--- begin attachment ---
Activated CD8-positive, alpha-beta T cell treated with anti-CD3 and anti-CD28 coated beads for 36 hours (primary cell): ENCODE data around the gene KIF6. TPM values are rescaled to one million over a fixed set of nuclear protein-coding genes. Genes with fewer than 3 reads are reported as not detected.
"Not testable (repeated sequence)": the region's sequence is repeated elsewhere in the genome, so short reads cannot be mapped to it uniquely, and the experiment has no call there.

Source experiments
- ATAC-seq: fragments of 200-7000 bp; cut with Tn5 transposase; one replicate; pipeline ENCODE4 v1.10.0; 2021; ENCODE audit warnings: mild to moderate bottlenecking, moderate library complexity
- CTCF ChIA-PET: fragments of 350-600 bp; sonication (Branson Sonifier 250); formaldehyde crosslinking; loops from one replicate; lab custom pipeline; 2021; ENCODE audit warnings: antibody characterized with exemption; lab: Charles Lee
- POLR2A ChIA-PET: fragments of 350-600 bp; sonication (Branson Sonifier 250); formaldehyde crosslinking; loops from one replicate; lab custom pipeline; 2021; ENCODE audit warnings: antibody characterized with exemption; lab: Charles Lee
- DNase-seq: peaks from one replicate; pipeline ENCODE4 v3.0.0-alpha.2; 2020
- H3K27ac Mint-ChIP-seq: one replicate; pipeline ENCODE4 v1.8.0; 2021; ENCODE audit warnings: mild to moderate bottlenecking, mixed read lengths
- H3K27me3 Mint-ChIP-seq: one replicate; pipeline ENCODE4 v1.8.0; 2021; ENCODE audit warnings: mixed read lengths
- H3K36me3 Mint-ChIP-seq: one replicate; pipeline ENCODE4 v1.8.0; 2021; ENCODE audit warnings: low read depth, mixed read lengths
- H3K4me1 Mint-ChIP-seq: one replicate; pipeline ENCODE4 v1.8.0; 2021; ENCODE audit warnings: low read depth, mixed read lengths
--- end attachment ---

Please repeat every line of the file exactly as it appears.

Activated CD8-positive, alpha-beta T cell treated with anti-CD3 and anti-CD28 coated beads for 36 hours (primary cell): ENCODE data around the gene KIF6. TPM values are rescaled to one million over a fixed set of nuclear protein-coding genes. Genes with fewer than 3 reads are reported as not detected.
"Not testable (repeated sequence)": the region's sequence is repeated elsewhere in the genome, so short reads cannot be mapped to it uniquely, and the experiment has no call there.

Source experiments
- ATAC-seq: fragments of 200-7000 bp; cut with Tn5 transposase; one replicate; pipeline ENCODE4 v1.10.0; 2021; ENCODE audit warnings: mild to moderate bottlenecking, moderate library complexity
- CTCF ChIA-PET: fragments of 350-600 bp; sonication (Branson Sonifier 250); formaldehyde crosslinking; loops from one replicate; lab custom pipeline; 2021; ENCODE audit warnings: antibody characterized with exemption; lab: Charles Lee
- POLR2A ChIA-PET: fragments of 350-600 bp; sonication (Branson Sonifier 250); formaldehyde crosslinking; loops from one replicate; lab custom pipeline; 2021; ENCODE audit warnings: antibody characterized with exemption; lab: Charles Lee
- DNase-seq: peaks from one replicate; pipeline ENCODE4 v3.0.0-alpha.2; 2020
- H3K27ac Mint-ChIP-seq: one replicate; pipeline ENCODE4 v1.8.0; 2021; ENCODE audit warnings: mild to moderate bottlenecking, mixed read lengths
- H3K27me3 Mint-ChIP-seq: one replicate; pipeline ENCODE4 v1.8.0; 2021; ENCODE audit warnings: mixed read lengths
- H3K36me3 Mint-ChIP-seq: one replicate; pipeline ENCODE4 v1.8.0; 2021; ENCODE audit warnings: low read depth, mixed read lengths
- H3K4me1 Mint-ChIP-seq: one replicate; pipeline ENCODE4 v1.8.0; 2021; ENCODE audit warnings: low read depth, mixed read lengths